US Attorney ousted over tribal death penalty cases

The U.S. Attorney in Arizona was ousted after he clashed with political appointees over the use of the death penalty against tribal members, The Washington Post reports.

Paul Charlton didn't want to seek the death penalty in at least two cases, including one involving a member of the Navajo Nation.. Both times, he was overruled by the Department of Justice in Washington, the paper said.

The Navajo Nation opposes capital punishment. Under federal law, tribes can opt out of the death penalty for certain crimes, such as first-degree murder, but not for other crimes, such as carjacking resulting in death or kidnapping resulting in death.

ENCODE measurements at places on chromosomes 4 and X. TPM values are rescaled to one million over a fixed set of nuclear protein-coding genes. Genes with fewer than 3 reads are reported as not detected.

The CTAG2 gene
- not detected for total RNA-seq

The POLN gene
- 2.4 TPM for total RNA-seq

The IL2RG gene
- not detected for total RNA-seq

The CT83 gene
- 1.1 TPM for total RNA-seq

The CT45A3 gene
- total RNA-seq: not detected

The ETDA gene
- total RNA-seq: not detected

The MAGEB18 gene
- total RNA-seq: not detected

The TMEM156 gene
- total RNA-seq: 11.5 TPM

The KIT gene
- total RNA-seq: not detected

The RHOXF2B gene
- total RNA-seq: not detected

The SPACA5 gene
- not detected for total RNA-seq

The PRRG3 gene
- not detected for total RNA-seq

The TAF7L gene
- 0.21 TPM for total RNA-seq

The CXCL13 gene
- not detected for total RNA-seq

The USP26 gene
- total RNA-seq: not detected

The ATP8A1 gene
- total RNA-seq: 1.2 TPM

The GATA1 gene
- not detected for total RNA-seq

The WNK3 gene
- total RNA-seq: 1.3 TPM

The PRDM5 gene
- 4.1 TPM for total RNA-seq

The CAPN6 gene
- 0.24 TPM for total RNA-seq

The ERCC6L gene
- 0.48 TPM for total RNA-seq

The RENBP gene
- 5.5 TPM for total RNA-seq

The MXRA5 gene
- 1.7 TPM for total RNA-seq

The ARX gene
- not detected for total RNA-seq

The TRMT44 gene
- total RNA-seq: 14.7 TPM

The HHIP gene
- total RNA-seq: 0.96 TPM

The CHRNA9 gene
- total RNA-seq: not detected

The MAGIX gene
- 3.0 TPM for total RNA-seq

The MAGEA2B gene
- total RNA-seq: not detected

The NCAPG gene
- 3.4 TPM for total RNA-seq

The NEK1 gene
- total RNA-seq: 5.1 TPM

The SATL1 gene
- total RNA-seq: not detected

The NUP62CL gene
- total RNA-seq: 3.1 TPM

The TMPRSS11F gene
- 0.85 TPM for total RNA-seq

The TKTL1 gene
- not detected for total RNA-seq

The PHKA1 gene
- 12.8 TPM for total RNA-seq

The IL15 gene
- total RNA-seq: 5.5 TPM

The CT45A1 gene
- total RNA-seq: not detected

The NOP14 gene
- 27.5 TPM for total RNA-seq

In one highly-publicized case, Lezmond Mitchell, a member of the Navajo Nation, was sentenced to die for the deaths of a 63-year-old woman and her granddaughter. Mitchell's crimes involved carjacking and crossing of state lines.

The dispute was behind Charlton's forced resignation last fall, according to the paper. Several other U.S. Attorneys also were asked to leave after clashing with political appointees and the Republican party.

Get the Story:
6 of 7 Dismissed U.S. Attorneys Had Positive Job Evaluations (The Washington Post 2/18)

Relevant Links:
U.S. Attorney, District of Arizona -

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